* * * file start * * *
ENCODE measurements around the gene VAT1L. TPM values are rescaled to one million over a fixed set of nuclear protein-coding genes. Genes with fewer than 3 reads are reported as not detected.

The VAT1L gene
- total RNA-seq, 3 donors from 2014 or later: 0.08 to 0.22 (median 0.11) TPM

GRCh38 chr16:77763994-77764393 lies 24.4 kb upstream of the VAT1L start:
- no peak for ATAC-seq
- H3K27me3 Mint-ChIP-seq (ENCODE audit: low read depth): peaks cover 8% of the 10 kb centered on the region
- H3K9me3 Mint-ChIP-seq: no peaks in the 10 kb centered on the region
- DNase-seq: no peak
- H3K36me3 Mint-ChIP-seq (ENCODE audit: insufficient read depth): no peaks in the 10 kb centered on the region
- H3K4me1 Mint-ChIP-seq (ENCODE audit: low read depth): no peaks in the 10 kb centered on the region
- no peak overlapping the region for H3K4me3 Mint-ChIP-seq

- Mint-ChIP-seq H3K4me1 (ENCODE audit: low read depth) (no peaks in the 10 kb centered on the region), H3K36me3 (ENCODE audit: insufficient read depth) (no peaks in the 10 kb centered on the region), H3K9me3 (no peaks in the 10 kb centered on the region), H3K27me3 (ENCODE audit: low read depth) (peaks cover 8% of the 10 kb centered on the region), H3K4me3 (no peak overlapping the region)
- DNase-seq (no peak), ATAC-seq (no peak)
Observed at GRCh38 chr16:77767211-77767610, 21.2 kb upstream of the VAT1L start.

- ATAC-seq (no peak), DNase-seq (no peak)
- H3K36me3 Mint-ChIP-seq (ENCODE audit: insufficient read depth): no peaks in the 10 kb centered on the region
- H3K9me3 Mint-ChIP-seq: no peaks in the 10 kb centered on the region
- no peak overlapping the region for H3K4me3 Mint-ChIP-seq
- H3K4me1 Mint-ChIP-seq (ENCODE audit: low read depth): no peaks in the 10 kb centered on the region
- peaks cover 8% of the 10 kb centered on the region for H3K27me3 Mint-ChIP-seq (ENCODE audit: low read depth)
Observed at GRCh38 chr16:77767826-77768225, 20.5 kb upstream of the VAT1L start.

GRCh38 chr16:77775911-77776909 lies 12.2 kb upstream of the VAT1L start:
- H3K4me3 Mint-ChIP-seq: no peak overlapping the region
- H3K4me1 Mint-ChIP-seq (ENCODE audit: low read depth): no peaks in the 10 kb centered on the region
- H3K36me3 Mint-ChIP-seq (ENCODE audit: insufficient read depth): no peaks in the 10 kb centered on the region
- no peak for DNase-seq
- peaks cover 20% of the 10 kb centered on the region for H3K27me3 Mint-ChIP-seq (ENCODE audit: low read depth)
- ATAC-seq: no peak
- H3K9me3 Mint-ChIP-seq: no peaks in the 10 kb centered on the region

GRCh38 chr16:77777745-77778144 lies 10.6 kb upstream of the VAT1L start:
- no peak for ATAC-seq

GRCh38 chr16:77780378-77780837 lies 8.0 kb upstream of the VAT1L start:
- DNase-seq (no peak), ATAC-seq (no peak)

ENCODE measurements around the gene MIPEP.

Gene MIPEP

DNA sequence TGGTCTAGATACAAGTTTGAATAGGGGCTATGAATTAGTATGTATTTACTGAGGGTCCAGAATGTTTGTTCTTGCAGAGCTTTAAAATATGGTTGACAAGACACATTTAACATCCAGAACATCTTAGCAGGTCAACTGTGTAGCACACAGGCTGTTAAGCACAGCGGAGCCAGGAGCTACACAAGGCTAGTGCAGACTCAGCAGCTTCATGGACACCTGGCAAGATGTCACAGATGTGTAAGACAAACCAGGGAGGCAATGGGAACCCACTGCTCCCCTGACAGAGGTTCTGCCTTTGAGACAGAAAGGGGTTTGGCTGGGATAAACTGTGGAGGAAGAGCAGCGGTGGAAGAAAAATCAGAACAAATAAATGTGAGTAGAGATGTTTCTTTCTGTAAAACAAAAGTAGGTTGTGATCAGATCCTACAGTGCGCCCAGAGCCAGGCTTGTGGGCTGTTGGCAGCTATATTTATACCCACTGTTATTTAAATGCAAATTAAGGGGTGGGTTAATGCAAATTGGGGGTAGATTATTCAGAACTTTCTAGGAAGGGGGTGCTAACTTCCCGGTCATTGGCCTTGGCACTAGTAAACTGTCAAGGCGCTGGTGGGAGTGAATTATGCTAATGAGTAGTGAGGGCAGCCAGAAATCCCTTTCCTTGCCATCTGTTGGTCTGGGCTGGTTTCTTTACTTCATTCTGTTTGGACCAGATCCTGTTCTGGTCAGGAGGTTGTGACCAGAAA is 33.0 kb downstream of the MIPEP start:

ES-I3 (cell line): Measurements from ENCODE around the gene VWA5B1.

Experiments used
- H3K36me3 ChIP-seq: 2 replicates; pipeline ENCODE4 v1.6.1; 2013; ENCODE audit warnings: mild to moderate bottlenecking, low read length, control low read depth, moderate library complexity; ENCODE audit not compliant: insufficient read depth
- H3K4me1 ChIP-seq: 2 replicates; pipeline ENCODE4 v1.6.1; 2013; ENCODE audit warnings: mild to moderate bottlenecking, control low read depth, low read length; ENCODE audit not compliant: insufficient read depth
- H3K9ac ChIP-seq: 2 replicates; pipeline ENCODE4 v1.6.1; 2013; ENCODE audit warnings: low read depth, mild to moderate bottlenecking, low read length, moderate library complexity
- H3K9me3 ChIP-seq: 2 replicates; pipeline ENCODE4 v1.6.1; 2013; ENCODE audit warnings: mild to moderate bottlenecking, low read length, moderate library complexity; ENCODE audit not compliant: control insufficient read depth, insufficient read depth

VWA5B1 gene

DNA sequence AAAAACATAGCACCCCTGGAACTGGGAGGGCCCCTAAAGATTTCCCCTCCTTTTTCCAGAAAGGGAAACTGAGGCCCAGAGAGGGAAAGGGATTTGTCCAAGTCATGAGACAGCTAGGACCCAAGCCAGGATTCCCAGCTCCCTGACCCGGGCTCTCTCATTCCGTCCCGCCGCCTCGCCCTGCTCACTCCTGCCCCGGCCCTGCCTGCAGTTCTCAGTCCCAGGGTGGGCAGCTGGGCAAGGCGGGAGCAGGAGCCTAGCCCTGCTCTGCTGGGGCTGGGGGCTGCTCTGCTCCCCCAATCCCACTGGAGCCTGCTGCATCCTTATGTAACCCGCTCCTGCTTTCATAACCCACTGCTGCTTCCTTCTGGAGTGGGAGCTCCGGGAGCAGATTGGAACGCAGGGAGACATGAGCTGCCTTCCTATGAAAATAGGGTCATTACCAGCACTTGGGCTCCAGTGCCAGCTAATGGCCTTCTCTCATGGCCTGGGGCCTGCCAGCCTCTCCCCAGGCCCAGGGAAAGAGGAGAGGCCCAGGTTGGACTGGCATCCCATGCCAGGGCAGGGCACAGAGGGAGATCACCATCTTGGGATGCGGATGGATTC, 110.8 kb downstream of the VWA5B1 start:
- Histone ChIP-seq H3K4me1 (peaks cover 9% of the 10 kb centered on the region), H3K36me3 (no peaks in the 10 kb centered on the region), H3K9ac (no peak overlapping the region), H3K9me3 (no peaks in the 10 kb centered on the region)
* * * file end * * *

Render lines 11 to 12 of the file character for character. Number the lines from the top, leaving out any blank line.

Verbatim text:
- no peak overlapping the region for H3K4me3 Mint-ChIP-seq

- Mint-ChIP-seq H3K4me1 (ENCODE audit: low read depth) (no peaks in the 10 kb centered on the region), H3K36me3 (ENCODE audit: insufficient read depth) (no peaks in the 10 kb centered on the region), H3K9me3 (no peaks in the 10 kb centered on the region), H3K27me3 (ENCODE audit: low read depth) (peaks cover 8% of the 10 kb centered on the region), H3K4me3 (no peak overlapping the region)